When I was fifteen years old, I went into Sweetwater with my daddy while he was on a job. That's where I met Charles Swan. I'll spare you the details, but before I knew it Charles was off to Harvard and I found out I was going to be a mother. Phil worked with my daddy and was sweet on me, so I took the opportunity that was available and married him. He loved you despite knowing you were not his child.
Charles wants you. I don't know how he figured it out. His mama was the only one who knew about me and Charles and she hated me with a passion. I was alone and terrified, so I took her for her word when she offered money to me as long as I didn't ever come back with my bastard child. And I didn't.
Take a bus to Sweetwater and go to Swan House. It's the largest plantation in all of Sweetwater, maybe all of Virginia, so you won't be able to miss it. I suppose it is your birthright. I never considered Charles would want anything to do with his illegitimate child. We all make mistakes.
He wants you and you go ahead and tell him that he has my full permission to take you in. It's for the best.
I was certain I was going to throw up as the word "regards" bounced around inside my skull. There it was in writing, everything she'd never say to me directly. She wasn't meeting up with Trudy. She was making her getaway.
I laughed at her cowardice, but it sounded so mean, not like me. It didn't take a genius to figure out the two dollars she left was bus fare. I was staring at the backs of the bills when the lowest blow hit me right in the gut. On one of the bills in the upper left-hand corner was the number 183 written lightly in pencil. The same 183 I wrote on it when I added to my savings a few days before. "No, no, no," I chanted as I ran into the bedroom and dug my nails into the lip of the loose floorboard. It was on my side of the bed, just underneath the bed frame. Beneath was a wooden cigar box I'd saved from the trash at Walter's that I kept my savings in. My heart shattered completely when I opened it up to see it was empty.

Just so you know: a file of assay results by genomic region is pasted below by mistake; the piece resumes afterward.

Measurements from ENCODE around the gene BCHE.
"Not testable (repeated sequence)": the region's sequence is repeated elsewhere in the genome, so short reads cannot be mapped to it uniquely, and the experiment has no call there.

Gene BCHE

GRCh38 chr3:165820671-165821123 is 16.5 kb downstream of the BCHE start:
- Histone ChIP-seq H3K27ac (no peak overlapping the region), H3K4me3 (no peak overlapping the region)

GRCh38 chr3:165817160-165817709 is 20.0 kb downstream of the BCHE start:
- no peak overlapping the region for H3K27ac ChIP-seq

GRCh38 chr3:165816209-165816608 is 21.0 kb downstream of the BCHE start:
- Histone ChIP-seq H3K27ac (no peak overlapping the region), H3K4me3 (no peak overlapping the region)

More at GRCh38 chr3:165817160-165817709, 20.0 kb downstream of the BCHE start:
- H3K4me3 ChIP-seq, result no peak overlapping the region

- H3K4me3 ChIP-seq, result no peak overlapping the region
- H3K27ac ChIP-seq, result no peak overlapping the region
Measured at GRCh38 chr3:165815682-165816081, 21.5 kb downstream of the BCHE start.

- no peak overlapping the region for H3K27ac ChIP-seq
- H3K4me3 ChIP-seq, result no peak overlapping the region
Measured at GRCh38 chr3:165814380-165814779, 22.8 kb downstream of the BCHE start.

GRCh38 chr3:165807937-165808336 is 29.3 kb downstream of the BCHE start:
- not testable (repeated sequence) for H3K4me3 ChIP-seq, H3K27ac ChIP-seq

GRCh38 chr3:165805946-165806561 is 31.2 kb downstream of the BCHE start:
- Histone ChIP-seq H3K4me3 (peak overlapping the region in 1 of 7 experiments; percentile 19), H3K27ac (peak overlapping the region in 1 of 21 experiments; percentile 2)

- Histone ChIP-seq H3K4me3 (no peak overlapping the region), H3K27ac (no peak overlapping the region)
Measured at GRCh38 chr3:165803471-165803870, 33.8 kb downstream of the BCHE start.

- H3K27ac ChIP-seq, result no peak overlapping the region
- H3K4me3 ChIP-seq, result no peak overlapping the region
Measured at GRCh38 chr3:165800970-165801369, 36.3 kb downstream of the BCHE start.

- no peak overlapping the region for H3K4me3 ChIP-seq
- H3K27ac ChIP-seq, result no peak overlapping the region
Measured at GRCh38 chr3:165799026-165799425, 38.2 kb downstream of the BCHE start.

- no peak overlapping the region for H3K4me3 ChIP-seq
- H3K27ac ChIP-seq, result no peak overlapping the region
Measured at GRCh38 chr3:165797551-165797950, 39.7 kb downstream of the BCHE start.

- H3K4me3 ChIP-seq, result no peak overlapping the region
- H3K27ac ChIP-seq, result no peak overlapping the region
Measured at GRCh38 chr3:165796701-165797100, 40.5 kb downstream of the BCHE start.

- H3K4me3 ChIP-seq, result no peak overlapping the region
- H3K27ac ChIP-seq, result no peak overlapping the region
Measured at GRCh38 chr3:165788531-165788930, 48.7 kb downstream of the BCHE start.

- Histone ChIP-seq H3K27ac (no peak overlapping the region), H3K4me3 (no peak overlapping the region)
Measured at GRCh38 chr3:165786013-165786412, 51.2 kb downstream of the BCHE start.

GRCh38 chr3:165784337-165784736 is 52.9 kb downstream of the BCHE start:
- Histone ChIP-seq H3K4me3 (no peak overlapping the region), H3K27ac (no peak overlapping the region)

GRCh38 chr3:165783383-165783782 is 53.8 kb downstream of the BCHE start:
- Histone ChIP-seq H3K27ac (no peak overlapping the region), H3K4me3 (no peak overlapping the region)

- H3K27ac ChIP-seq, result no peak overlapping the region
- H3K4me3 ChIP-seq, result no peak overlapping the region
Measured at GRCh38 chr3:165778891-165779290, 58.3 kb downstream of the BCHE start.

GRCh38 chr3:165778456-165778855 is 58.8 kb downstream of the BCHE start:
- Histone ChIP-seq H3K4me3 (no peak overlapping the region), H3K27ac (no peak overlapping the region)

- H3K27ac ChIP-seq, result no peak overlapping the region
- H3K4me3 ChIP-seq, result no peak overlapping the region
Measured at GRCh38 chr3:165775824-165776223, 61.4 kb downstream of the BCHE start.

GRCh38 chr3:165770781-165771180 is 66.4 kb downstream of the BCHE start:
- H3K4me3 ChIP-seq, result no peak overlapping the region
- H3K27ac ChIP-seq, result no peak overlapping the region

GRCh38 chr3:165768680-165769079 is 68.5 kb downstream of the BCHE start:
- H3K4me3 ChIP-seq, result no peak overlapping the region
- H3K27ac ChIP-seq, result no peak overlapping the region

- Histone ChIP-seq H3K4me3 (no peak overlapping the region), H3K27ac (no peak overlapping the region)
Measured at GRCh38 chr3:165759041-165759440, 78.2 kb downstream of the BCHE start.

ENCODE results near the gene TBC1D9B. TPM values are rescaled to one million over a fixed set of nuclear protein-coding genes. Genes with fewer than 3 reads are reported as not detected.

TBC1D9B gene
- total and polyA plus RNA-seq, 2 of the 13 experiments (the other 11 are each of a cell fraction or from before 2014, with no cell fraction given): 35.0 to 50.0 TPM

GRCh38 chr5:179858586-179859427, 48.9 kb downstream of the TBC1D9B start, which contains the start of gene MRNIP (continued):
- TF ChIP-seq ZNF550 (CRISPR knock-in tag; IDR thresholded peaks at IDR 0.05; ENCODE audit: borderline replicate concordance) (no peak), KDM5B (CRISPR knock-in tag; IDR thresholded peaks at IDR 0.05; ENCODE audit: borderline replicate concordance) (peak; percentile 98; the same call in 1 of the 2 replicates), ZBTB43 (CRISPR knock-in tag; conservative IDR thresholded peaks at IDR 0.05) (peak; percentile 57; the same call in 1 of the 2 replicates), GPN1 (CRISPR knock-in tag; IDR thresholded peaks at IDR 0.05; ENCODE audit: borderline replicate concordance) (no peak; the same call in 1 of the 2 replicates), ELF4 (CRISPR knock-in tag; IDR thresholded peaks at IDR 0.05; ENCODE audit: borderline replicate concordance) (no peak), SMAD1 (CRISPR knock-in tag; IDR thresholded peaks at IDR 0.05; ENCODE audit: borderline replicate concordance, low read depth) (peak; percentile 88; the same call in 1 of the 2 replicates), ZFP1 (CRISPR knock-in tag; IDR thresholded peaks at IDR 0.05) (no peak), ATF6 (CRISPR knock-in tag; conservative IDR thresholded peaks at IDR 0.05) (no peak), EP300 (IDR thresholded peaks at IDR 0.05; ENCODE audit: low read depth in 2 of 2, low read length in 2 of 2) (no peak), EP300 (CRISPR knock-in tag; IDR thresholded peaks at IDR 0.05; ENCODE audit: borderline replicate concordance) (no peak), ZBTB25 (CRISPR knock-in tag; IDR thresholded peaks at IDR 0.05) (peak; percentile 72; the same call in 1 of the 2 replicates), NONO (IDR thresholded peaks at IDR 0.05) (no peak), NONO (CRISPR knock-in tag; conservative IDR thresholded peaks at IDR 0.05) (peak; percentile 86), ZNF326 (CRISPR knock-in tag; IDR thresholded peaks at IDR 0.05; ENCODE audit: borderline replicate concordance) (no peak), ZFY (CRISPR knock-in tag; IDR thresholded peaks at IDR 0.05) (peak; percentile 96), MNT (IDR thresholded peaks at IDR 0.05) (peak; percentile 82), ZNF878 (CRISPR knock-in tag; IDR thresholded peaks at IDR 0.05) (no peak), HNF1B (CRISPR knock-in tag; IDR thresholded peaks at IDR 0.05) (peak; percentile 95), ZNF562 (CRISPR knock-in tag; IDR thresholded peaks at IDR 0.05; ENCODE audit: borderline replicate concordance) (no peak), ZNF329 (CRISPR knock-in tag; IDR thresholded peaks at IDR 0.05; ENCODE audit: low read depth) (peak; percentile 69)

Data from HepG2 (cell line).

That... that... bitch.
I screamed and crumpled up her letter in my fist and threw that old cigar box right into the mirror of Mama's vanity, cracking it straight down the middle. Anger like I'd never known threatened to swallow me up as I stood and swiped off every perfume bottle and trinket she had sitting pretty in a row on that vanity. Oh, how she loved her perfume bottles. Seeing them shattered all over the floor didn't do much to quell my rage. Thanks to me, she had plenty of money to buy whatever perfume she wanted.
There was nothing I could do with the storm wreaking havoc outside. Without a car or a telephone, not that I had anyone to call, I was stuck for the evening. Hell, I was stuck no matter what. What was I supposed to do – show up at some stranger's house and ask to move in? Tell some man I'd never met my own mother stole my life savings so she could abandon me?
With another flash of lightning the electricity flickered out and left me in the dark. I slid my back down the wall until I was sitting on the floor, the tears finally coming. It was all too much as my body bowed with the fierceness of my sobs. I cursed me ever having been born, God, my mama, Daddy Phil, but most of all I cursed Charles Swan for showing up and dropping a bomb right in the middle of my life. The destruction was too great to bear.
AN: I took a lot of inspiration from my grandmother who was born in a rural area in 1941. So I have to thank her for being patient with me and all my questions. (Thank you, Mammaw!)
As for updates, some of this story is prewritten, so it should be pretty frequent. Not like Compass, but at least once/twice a week. Thank you for reading :)